be used for inference by a PPA.  Audits of designs and
   implementations can also reduce the risk of hidden side channels
   which could carry additional information useful to a PPA.  One
   approach for improving auditability is the release of implementations
   as open source.

6.3.  Allow for fingerprinting resistance in protocol designs

   Fingerprinting provides a source of information for inference, and
   can rely on packet and flow size and timing information.  The
   inclusion of null information in packets, or grouping information
   into more/fewer packets can reduce this risk.  Since protocols tend
   to be optimized for minimum bandwidth usage and minumum latency, the
   only way to go is up, so this resistance comes at the expense of
   usable bandwidth and increased latency.  While not necessarily
   applicable in the general case, protocol designs can make it possible
   do to this.

6.4.  Do not rely on static IP addresses

   Always on broadband connections may or may not provide the
   subscribers with static IP addresses.  Some users pay extra for the
   convenience of a stable address.  Of course, stable addresses greatly
   facilitate IP header monitoring.









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   In contrast, we could imagine that the broadband modem is re-
   provisioned at regular interval with a new IPv4 address, or with a
   new IPv6 address prefix.  Some convenience will be lost, and TCP
   connections active before the renumbering will have to be
   reestablished.  However, the renumbering will significantly
   complicate the task of IP header monitoring.

   Similarly, the Privacy Extensions for Stateless Address
   Autoconfiguration in IPv6 [RFC4941] allow users to configure
   temporary IPv6 addresses out of a global prefix.  Privacy addresses
   are meant to be used for a short time, typically no more than a day,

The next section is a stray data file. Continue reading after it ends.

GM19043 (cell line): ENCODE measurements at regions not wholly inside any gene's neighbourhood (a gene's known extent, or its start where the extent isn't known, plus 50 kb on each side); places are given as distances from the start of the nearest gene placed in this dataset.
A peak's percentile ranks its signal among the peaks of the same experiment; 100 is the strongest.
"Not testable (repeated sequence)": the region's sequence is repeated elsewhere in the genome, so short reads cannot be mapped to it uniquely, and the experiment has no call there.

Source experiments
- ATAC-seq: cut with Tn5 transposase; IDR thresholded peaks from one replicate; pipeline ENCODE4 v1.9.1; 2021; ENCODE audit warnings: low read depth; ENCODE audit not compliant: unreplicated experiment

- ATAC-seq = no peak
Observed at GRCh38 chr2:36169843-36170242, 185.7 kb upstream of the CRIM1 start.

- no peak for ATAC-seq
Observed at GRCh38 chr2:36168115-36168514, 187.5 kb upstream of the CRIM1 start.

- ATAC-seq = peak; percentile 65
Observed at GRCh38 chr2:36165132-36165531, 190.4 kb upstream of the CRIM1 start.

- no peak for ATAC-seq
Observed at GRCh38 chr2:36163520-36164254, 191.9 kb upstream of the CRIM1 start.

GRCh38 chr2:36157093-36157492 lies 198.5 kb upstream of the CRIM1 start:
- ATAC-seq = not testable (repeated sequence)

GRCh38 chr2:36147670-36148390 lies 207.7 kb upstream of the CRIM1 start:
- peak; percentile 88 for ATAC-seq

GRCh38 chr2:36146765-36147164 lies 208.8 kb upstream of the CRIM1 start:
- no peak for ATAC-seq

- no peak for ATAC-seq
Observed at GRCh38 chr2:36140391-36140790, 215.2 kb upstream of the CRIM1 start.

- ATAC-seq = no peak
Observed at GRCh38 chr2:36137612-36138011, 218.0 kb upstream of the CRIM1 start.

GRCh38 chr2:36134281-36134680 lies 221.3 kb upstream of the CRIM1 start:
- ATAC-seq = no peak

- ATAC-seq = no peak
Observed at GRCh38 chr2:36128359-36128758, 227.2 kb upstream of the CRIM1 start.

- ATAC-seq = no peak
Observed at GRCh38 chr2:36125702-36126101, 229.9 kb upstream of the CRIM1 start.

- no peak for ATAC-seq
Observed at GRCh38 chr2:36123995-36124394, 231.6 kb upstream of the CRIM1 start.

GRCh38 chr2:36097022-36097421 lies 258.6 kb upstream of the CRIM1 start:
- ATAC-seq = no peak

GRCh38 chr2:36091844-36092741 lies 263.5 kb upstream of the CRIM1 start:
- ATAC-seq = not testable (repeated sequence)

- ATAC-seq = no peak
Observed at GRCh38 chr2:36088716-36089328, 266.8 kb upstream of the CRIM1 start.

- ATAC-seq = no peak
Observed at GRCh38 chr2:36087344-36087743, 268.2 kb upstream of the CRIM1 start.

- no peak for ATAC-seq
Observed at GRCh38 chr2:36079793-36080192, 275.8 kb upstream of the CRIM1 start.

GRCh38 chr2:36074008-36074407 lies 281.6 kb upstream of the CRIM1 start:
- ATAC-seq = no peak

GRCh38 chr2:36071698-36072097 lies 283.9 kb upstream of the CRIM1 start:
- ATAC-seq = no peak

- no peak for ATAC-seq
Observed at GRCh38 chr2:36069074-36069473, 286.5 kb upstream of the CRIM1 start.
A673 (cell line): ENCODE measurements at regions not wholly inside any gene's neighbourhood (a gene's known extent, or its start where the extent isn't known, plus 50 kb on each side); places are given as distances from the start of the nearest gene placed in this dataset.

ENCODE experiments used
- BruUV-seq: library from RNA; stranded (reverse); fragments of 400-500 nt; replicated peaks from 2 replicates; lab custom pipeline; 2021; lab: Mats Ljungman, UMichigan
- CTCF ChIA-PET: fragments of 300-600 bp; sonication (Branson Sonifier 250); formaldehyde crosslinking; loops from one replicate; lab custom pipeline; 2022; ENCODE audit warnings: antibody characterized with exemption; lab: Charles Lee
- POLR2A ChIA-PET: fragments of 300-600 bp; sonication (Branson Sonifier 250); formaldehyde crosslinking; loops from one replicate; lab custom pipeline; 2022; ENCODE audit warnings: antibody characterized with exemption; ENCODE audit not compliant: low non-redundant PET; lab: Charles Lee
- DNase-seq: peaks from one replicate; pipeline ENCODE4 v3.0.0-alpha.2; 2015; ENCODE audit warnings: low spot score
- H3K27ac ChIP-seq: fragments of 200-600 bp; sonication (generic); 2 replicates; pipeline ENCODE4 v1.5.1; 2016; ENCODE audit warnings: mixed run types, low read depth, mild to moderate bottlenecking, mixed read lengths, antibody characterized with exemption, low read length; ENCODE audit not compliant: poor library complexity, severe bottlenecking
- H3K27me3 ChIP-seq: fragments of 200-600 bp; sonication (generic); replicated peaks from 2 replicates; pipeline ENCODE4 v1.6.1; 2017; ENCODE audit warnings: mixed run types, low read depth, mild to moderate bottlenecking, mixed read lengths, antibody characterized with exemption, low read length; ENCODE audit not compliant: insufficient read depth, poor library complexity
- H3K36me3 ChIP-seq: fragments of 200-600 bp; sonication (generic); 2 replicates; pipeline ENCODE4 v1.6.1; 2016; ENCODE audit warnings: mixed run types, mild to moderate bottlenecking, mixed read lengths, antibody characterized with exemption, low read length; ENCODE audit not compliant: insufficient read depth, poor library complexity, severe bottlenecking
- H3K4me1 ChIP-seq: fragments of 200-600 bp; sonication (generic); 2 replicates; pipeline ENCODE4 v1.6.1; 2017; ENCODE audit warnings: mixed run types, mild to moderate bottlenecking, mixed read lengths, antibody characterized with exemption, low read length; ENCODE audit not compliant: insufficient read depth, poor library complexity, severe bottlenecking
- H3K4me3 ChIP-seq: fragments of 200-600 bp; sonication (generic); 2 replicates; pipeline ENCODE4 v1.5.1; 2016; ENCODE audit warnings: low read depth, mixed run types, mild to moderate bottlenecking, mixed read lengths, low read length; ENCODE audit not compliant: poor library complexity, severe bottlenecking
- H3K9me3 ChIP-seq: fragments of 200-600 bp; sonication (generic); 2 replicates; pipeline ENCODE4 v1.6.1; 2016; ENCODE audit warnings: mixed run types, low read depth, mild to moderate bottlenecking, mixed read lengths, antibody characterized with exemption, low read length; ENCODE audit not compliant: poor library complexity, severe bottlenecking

and are specifically designed to render monitoring based on IPv6
   addresses harder.

7.  IANA Considerations

   This document has no actions for IANA

8.  Security Considerations

   This document explores the capabilities of an adversary with an
   interest in undermining the security of the Internet to enable
   pervasive surveillance activities.  It does not provide any specific
   protocol guidance that may impact the security of those protocols,
   but it is hoped that the awareness of this threat will end up being a
   metacontribution to Internet security.

9.  Acknowledgments

   Thanks to Dilip Many and Stephan Neuhaus, who contributed to an
   initial version of this work.  Thanks to Mark Townsley, Stephen
   Farrell, Chris Inacio, and others in the anonymity set of "people
   we've forgotten to thank" for feedback and input to this draft.

10.  References

10.1.  Normative References

   [RFC6973]  Cooper, A., Tschofenig, H., Aboba, B., Peterson, J.,
              Morris, J., Hansen, M., and R. Smith, "Privacy
              Considerations for Internet Protocols", RFC 6973, July
              2013.

   [I-D.cooper-ietf-privacy-requirements]
              Cooper, A., Farrell, S., and S. Turner, "Privacy
              Requirements for IETF Protocols", draft-cooper-ietf-